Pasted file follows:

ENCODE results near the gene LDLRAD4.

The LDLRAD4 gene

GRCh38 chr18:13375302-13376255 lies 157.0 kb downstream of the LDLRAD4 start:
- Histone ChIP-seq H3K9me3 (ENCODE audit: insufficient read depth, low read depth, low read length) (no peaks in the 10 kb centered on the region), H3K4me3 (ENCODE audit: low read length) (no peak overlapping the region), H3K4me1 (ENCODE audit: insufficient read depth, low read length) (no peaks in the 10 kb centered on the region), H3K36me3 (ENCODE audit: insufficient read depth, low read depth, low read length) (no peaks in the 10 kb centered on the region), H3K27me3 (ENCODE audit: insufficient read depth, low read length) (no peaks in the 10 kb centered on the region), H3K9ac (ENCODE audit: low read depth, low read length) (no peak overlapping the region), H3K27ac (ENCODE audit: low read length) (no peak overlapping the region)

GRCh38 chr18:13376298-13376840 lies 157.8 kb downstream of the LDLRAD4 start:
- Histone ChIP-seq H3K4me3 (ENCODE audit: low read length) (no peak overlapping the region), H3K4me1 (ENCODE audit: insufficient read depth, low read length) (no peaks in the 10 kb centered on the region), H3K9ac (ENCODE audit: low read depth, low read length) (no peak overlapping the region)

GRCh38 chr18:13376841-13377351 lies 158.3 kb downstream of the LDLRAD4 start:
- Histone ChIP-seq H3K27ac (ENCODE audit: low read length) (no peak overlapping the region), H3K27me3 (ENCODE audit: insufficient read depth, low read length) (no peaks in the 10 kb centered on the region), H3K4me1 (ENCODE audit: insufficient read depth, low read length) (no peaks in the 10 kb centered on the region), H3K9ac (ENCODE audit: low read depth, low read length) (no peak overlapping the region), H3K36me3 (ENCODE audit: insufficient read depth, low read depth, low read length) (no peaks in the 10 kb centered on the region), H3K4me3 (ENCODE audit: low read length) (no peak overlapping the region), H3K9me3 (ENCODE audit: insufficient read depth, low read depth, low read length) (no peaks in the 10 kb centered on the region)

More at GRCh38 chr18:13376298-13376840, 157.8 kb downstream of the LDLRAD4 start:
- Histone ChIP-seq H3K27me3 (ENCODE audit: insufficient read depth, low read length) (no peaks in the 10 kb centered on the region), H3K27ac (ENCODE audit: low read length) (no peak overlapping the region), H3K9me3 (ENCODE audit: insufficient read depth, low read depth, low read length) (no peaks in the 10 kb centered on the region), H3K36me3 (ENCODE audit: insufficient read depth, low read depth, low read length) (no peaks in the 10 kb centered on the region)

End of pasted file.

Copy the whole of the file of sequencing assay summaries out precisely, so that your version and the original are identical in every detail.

ENCODE results near the gene LDLRAD4.

The LDLRAD4 gene

GRCh38 chr18:13375302-13376255 lies 157.0 kb downstream of the LDLRAD4 start:
- Histone ChIP-seq H3K9me3 (ENCODE audit: insufficient read depth, low read depth, low read length) (no peaks in the 10 kb centered on the region), H3K4me3 (ENCODE audit: low read length) (no peak overlapping the region), H3K4me1 (ENCODE audit: insufficient read depth, low read length) (no peaks in the 10 kb centered on the region), H3K36me3 (ENCODE audit: insufficient read depth, low read depth, low read length) (no peaks in the 10 kb centered on the region), H3K27me3 (ENCODE audit: insufficient read depth, low read length) (no peaks in the 10 kb centered on the region), H3K9ac (ENCODE audit: low read depth, low read length) (no peak overlapping the region), H3K27ac (ENCODE audit: low read length) (no peak overlapping the region)

GRCh38 chr18:13376298-13376840 lies 157.8 kb downstream of the LDLRAD4 start:
- Histone ChIP-seq H3K4me3 (ENCODE audit: low read length) (no peak overlapping the region), H3K4me1 (ENCODE audit: insufficient read depth, low read length) (no peaks in the 10 kb centered on the region), H3K9ac (ENCODE audit: low read depth, low read length) (no peak overlapping the region)

GRCh38 chr18:13376841-13377351 lies 158.3 kb downstream of the LDLRAD4 start:
- Histone ChIP-seq H3K27ac (ENCODE audit: low read length) (no peak overlapping the region), H3K27me3 (ENCODE audit: insufficient read depth, low read length) (no peaks in the 10 kb centered on the region), H3K4me1 (ENCODE audit: insufficient read depth, low read length) (no peaks in the 10 kb centered on the region), H3K9ac (ENCODE audit: low read depth, low read length) (no peak overlapping the region), H3K36me3 (ENCODE audit: insufficient read depth, low read depth, low read length) (no peaks in the 10 kb centered on the region), H3K4me3 (ENCODE audit: low read length) (no peak overlapping the region), H3K9me3 (ENCODE audit: insufficient read depth, low read depth, low read length) (no peaks in the 10 kb centered on the region)

More at GRCh38 chr18:13376298-13376840, 157.8 kb downstream of the LDLRAD4 start:
- Histone ChIP-seq H3K27me3 (ENCODE audit: insufficient read depth, low read length) (no peaks in the 10 kb centered on the region), H3K27ac (ENCODE audit: low read length) (no peak overlapping the region), H3K9me3 (ENCODE audit: insufficient read depth, low read depth, low read length) (no peaks in the 10 kb centered on the region), H3K36me3 (ENCODE audit: insufficient read depth, low read depth, low read length) (no peaks in the 10 kb centered on the region)